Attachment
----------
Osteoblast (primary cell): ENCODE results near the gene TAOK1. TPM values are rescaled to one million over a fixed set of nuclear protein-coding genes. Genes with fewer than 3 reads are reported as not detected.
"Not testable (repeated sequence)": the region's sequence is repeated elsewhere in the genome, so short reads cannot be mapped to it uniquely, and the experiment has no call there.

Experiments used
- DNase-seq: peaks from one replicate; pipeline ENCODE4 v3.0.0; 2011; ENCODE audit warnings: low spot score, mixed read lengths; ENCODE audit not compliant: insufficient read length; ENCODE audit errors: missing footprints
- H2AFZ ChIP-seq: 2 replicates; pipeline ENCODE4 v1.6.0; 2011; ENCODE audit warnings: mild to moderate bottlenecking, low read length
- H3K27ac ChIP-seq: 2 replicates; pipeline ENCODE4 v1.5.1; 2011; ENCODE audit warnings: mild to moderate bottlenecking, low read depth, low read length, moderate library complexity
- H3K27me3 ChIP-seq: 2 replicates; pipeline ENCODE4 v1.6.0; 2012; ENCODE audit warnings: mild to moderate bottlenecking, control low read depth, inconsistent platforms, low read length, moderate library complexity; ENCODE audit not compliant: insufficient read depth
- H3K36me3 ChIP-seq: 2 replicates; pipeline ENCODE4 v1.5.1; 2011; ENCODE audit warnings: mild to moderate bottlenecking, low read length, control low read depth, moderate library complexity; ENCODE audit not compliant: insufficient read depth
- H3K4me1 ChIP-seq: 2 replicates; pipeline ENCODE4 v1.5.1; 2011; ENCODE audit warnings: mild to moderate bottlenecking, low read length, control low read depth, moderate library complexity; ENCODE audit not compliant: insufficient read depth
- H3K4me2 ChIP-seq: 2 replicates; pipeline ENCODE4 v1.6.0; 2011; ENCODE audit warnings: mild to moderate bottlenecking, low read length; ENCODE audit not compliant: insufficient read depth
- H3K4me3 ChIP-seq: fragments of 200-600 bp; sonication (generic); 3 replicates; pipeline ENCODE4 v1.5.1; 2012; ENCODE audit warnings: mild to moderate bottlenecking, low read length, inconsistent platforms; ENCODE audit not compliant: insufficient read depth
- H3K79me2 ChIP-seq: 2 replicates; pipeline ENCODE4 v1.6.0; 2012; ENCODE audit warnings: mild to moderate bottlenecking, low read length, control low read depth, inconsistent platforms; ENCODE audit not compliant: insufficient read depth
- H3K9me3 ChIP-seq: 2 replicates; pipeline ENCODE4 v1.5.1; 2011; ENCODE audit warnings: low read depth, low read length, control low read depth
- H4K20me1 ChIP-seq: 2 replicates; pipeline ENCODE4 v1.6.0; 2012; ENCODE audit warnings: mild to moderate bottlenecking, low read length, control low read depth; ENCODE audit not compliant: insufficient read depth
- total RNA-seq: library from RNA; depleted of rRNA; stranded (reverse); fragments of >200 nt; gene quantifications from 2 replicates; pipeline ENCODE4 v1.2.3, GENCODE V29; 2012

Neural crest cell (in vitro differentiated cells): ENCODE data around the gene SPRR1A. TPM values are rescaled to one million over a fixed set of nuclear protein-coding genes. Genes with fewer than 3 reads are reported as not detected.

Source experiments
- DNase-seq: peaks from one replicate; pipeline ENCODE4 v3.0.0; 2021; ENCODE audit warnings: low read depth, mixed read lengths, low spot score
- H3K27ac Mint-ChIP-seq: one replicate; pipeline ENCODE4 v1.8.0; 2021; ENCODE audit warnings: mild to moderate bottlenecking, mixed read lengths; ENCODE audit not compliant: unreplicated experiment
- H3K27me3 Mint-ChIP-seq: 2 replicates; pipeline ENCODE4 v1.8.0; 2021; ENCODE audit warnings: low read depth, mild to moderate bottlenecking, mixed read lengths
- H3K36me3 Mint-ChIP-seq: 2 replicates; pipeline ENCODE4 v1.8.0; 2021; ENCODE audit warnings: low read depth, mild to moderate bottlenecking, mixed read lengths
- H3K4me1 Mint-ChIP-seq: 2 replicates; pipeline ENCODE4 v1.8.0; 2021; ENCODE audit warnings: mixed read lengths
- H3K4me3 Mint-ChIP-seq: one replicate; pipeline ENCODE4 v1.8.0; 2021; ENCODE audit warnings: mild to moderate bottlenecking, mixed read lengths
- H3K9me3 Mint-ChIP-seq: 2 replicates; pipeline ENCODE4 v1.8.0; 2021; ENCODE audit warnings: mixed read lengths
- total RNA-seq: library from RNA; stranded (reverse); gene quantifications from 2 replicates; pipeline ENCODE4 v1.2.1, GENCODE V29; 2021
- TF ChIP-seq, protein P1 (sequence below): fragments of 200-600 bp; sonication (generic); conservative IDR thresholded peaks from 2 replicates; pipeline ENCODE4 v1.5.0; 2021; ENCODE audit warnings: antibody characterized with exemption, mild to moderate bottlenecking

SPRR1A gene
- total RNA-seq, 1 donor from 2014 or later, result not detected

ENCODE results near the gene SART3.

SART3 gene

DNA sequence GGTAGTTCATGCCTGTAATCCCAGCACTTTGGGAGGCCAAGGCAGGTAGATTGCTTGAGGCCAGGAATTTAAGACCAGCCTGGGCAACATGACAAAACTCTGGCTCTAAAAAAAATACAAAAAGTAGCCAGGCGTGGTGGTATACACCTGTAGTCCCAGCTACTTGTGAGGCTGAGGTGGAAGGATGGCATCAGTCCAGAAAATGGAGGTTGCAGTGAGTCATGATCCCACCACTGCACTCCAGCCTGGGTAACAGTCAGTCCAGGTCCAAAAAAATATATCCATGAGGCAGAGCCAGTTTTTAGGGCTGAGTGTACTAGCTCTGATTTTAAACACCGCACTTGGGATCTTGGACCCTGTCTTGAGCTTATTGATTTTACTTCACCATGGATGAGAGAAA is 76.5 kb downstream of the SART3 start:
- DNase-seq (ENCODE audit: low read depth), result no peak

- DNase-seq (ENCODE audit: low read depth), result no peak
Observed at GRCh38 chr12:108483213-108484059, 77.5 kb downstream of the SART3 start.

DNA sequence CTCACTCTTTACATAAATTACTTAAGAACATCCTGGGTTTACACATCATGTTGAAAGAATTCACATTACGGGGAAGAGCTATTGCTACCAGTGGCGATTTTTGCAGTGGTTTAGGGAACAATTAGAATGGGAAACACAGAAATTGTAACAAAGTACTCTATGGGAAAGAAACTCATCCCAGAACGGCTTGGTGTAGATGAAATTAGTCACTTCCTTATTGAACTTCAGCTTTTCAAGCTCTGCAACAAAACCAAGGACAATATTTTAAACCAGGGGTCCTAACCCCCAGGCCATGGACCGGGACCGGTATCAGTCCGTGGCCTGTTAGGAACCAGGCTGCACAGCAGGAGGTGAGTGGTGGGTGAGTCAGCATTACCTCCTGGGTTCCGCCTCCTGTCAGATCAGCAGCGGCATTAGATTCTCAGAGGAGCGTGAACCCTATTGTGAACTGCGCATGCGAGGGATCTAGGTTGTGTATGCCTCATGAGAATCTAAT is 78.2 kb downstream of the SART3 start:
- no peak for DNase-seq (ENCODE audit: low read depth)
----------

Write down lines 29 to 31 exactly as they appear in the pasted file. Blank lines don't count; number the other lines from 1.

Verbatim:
ENCODE results near the gene SART3.

SART3 gene

DNA sequence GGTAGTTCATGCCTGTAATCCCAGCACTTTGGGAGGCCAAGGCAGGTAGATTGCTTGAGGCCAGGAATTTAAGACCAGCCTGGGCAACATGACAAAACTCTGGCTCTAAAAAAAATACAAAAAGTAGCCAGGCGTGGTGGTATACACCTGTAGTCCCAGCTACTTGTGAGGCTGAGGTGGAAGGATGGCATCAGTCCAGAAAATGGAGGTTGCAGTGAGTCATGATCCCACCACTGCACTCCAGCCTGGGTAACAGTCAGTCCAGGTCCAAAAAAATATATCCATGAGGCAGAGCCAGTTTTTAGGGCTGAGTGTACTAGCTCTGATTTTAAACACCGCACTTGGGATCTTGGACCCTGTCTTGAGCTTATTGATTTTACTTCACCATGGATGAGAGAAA is 76.5 kb downstream of the SART3 start: